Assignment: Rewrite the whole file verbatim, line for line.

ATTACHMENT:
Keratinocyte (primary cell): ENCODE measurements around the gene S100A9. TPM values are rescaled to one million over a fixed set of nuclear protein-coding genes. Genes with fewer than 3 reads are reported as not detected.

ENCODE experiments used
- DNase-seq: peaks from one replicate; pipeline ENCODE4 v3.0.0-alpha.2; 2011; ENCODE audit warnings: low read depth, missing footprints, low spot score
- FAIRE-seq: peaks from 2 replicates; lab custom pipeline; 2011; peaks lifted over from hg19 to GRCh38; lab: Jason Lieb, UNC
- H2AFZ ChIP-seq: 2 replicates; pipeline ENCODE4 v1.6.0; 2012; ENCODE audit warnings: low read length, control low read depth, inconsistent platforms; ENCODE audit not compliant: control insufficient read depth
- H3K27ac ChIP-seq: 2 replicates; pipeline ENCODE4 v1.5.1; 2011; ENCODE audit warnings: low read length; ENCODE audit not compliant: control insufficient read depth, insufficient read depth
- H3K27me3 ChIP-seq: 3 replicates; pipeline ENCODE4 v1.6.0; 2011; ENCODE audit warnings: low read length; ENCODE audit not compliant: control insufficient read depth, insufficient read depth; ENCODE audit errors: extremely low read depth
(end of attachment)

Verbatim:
Keratinocyte (primary cell): ENCODE measurements around the gene S100A9. TPM values are rescaled to one million over a fixed set of nuclear protein-coding genes. Genes with fewer than 3 reads are reported as not detected.

ENCODE experiments used
- DNase-seq: peaks from one replicate; pipeline ENCODE4 v3.0.0-alpha.2; 2011; ENCODE audit warnings: low read depth, missing footprints, low spot score
- FAIRE-seq: peaks from 2 replicates; lab custom pipeline; 2011; peaks lifted over from hg19 to GRCh38; lab: Jason Lieb, UNC
- H2AFZ ChIP-seq: 2 replicates; pipeline ENCODE4 v1.6.0; 2012; ENCODE audit warnings: low read length, control low read depth, inconsistent platforms; ENCODE audit not compliant: control insufficient read depth
- H3K27ac ChIP-seq: 2 replicates; pipeline ENCODE4 v1.5.1; 2011; ENCODE audit warnings: low read length; ENCODE audit not compliant: control insufficient read depth, insufficient read depth
- H3K27me3 ChIP-seq: 3 replicates; pipeline ENCODE4 v1.6.0; 2011; ENCODE audit warnings: low read length; ENCODE audit not compliant: control insufficient read depth, insufficient read depth; ENCODE audit errors: extremely low read depth